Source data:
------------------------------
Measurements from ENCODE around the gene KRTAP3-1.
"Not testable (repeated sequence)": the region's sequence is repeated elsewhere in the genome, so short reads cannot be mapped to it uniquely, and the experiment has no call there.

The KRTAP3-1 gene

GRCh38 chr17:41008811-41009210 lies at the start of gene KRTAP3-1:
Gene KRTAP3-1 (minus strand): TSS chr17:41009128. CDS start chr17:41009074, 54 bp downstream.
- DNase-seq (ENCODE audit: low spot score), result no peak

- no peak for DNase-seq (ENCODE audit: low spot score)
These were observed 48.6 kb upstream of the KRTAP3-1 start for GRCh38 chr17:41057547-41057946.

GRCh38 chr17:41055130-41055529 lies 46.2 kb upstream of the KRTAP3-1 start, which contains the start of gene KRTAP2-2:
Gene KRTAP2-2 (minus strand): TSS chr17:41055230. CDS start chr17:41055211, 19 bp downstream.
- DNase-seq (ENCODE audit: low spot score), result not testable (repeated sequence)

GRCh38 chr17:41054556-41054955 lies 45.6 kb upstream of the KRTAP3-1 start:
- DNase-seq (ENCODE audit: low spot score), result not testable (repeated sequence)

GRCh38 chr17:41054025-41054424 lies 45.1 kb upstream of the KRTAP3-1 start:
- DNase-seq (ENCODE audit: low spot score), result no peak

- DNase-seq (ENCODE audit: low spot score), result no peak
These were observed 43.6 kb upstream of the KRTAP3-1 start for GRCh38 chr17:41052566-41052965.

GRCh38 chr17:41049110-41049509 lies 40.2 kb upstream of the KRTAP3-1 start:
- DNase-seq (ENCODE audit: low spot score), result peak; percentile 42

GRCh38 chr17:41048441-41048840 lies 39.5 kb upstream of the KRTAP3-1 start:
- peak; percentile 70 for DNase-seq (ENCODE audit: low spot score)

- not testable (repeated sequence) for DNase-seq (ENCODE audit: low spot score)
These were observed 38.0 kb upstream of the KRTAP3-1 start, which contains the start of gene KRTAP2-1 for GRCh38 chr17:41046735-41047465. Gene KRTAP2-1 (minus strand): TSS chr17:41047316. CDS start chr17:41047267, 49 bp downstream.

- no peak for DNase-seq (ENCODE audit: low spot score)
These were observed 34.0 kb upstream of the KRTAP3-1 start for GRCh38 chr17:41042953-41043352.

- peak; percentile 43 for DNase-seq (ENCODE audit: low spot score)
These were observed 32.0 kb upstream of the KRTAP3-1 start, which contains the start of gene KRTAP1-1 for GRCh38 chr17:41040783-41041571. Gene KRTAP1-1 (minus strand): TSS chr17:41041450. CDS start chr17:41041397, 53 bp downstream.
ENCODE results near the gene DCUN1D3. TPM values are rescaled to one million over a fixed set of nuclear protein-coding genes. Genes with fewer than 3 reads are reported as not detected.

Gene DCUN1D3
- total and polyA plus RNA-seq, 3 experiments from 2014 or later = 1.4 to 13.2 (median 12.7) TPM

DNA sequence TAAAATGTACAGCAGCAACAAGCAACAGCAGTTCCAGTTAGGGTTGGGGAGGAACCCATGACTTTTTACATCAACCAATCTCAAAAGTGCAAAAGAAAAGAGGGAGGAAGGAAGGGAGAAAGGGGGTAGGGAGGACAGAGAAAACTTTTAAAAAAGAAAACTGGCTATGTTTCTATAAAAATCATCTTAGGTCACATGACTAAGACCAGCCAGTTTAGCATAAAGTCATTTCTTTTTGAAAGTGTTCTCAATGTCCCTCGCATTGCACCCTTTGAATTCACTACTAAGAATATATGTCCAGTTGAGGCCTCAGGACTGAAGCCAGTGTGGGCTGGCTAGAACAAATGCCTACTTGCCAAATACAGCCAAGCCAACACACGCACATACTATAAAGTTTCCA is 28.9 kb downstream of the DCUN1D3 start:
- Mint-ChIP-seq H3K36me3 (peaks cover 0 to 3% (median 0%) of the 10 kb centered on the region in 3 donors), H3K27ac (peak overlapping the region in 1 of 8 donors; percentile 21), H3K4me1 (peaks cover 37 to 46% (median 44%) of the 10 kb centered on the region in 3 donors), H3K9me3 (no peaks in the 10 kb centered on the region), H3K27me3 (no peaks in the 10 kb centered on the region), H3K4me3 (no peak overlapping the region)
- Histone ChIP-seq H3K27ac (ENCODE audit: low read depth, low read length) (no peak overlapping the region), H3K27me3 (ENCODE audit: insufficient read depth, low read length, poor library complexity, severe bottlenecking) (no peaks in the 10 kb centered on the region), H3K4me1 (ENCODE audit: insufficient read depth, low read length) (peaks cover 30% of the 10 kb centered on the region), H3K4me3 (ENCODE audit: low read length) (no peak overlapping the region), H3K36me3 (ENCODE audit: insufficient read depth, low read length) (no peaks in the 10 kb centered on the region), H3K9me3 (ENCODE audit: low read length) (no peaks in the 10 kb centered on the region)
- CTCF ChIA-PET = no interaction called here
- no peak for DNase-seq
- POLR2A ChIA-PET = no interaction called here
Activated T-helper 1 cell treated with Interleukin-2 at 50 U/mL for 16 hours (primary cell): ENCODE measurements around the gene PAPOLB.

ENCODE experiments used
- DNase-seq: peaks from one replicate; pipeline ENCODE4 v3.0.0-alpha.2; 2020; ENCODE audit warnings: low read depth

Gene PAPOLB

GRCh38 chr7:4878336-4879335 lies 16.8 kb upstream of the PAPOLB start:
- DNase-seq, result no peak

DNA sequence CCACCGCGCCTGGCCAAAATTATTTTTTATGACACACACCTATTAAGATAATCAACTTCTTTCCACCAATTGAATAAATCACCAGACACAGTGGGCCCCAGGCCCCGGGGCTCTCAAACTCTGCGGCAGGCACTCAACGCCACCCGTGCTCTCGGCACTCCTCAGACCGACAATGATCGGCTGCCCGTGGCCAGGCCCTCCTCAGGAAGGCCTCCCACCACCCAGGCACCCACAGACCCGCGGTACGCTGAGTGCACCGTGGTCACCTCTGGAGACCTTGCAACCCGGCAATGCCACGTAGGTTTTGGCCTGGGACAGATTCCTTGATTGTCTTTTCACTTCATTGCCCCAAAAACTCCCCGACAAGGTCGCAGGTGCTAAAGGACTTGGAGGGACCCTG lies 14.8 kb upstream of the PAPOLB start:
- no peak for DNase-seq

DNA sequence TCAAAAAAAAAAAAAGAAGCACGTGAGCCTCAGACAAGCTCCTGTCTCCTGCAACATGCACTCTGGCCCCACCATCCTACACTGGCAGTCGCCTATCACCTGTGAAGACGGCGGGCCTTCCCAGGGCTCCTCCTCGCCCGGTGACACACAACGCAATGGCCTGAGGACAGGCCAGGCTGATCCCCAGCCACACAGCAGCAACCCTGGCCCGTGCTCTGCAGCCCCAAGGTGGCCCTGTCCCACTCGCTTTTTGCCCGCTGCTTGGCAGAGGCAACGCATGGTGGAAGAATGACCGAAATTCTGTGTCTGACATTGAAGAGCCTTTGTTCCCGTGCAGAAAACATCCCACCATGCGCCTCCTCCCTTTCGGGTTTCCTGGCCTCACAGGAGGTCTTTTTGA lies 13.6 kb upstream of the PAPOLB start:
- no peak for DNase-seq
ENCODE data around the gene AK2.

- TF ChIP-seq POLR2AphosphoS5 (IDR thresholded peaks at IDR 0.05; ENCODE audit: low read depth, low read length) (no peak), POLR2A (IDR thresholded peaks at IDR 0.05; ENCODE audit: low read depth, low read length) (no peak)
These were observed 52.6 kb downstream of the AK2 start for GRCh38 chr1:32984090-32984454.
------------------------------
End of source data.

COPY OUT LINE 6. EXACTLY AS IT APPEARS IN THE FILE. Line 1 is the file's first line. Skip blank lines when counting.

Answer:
- DNase-seq (ENCODE audit: low spot score), result no peak